Having a dangerous job can be made worse if you might not get paid for it.
The U.S. marshals responsible for guarding one of the most dangerous drug lords in the world, Joaquín Guzmán, or El Chapo as he is more commonly called, may not get paid if the marathon partial government shutdown continues into Friday, reports New York Daily News. The partial shutdown, which forces 25 percent of the federal workforce to work without getting paid, has no end in sight, with Donald Trump and the Democrats failing to reach an agreement over the funding of a border wall with Mexico.
Trump delivered a first televised prime-time address on Tuesday night from the Oval Office, in which he decried the "growing humanitarian and security crisis" of illegal immigration through the southern border. Warning that "more Americans will die from drugs this year than were killed in the entire Vietnam War," Trump seemed to blame the opioid crisis on America's inability to deal with their southern neighbors, according to Fox News.
Whether or not that argument is correct may be up for debate, but there is no doubt that the U.S. federal workforce is suffering because of the shutdown. Among them, the marshals -- tasked with guarding one of the most well-known criminals in the world when El Chapo makes his way from a jail in Manhattan to trial in Brooklyn -- are likely to risk their lives without the certainty of being compensated for their efforts.So far, partly thanks to the fees the federal court collects, coupled with other sources of funding, nonessential workers at 94 federal district courts and at higher courts across the country have been paid but that money runs dry on Friday -- the day when U.S. marshals are expected to receive their first biweekly paycheck of the year. It is highly likely at this point that the nonessential workforce at the courts will be forced to stay at home as "skeleton crews" show up.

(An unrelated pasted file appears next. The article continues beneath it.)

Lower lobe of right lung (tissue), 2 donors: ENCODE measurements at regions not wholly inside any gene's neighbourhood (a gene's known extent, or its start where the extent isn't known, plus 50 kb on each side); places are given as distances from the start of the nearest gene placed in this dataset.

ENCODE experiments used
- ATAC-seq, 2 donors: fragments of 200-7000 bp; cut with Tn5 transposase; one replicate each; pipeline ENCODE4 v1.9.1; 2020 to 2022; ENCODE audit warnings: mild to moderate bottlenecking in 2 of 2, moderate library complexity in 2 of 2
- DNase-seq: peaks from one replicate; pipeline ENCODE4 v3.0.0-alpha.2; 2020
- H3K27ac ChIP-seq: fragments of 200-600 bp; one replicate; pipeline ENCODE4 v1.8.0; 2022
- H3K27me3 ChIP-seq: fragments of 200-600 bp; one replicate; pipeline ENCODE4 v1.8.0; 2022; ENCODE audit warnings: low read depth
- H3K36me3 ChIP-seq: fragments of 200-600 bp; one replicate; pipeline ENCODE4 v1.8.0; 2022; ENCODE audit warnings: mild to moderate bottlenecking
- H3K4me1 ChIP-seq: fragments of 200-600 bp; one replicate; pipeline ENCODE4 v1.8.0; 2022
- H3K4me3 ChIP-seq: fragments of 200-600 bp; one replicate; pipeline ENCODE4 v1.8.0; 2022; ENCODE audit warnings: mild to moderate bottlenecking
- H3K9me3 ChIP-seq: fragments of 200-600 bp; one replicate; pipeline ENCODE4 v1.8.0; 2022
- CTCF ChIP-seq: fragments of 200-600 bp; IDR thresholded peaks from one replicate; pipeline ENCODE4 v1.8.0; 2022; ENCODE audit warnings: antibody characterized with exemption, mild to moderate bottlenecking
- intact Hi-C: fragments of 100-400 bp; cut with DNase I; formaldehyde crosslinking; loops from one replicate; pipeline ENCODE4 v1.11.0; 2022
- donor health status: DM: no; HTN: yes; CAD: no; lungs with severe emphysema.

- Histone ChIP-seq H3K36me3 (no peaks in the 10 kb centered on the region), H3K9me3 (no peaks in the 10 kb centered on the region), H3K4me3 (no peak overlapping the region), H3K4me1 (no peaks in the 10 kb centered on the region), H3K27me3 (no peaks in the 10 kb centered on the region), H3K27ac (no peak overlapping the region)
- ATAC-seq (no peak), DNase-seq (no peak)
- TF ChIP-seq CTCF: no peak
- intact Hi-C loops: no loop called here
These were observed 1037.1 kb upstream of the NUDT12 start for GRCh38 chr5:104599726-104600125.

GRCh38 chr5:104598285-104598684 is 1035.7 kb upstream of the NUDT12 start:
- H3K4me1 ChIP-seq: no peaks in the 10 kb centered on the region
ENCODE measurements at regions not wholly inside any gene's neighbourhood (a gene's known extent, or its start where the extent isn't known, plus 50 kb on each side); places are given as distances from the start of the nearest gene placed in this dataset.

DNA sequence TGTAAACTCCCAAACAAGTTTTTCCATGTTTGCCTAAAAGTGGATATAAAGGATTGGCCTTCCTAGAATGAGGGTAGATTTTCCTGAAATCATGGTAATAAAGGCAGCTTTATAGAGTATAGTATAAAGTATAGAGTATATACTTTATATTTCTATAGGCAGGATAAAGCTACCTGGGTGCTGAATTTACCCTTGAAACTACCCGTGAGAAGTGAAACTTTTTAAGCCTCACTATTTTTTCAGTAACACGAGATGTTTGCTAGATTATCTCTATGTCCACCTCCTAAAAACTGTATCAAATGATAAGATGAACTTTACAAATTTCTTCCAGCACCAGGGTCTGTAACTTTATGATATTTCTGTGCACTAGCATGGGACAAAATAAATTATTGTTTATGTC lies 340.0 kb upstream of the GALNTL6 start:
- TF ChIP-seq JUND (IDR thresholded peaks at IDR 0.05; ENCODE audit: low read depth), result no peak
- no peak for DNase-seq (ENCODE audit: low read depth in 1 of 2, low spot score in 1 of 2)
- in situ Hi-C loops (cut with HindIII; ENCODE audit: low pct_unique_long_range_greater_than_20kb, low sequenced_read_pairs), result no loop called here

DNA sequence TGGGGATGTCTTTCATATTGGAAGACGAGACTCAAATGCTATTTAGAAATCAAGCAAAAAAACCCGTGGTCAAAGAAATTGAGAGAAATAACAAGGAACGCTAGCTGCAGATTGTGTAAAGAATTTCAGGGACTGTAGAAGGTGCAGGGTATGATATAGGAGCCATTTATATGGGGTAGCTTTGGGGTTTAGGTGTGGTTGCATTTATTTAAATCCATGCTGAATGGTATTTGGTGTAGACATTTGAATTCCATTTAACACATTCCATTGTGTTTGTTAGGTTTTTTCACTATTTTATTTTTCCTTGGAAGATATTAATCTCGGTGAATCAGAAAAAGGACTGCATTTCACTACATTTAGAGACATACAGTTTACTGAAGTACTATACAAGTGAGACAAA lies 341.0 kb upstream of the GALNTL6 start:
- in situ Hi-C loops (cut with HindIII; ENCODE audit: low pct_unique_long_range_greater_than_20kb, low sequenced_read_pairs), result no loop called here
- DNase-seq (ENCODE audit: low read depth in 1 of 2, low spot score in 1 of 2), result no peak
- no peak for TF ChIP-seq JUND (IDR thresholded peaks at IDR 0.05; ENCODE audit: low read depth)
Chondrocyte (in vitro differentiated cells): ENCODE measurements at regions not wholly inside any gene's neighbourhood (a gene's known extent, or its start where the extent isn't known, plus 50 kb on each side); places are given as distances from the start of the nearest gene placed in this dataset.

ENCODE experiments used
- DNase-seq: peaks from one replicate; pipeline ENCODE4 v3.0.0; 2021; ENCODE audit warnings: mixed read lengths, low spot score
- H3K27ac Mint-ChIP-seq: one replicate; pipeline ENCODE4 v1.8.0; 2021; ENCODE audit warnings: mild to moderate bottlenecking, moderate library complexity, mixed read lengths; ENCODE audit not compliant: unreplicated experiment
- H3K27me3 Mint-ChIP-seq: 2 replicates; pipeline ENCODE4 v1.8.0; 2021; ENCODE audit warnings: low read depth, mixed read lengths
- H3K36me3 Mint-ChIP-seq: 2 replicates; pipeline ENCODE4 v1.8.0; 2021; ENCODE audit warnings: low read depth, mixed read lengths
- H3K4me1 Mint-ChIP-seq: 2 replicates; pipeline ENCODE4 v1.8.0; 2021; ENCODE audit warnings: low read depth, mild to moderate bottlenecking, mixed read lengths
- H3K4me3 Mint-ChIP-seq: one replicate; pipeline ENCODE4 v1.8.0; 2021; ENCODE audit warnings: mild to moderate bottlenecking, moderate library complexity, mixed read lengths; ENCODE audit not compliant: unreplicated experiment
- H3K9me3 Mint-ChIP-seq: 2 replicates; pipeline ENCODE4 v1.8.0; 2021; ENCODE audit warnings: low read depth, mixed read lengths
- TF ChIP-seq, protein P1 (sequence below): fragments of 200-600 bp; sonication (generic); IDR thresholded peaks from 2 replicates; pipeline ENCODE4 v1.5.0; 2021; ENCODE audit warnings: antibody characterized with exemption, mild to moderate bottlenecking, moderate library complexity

The U.S. marshals responsible for guarding El Chapo have had a heavy presence in the Brooklyn courtroom where the trial continues. They also guard the drug lord himself, who is infamous for twice escaping high-security prisons in Mexico. In 2015, he escaped a prison through a mile-long tunnel that was apparently engineered by foreign technicians, as reported by the New York Times. It just goes to show the sheer risk marshals protecting El Chapo are subject to, in addition to the fact that they are also responsible for the security and transportation of the trial's 12 anonymous jurors and four alternates.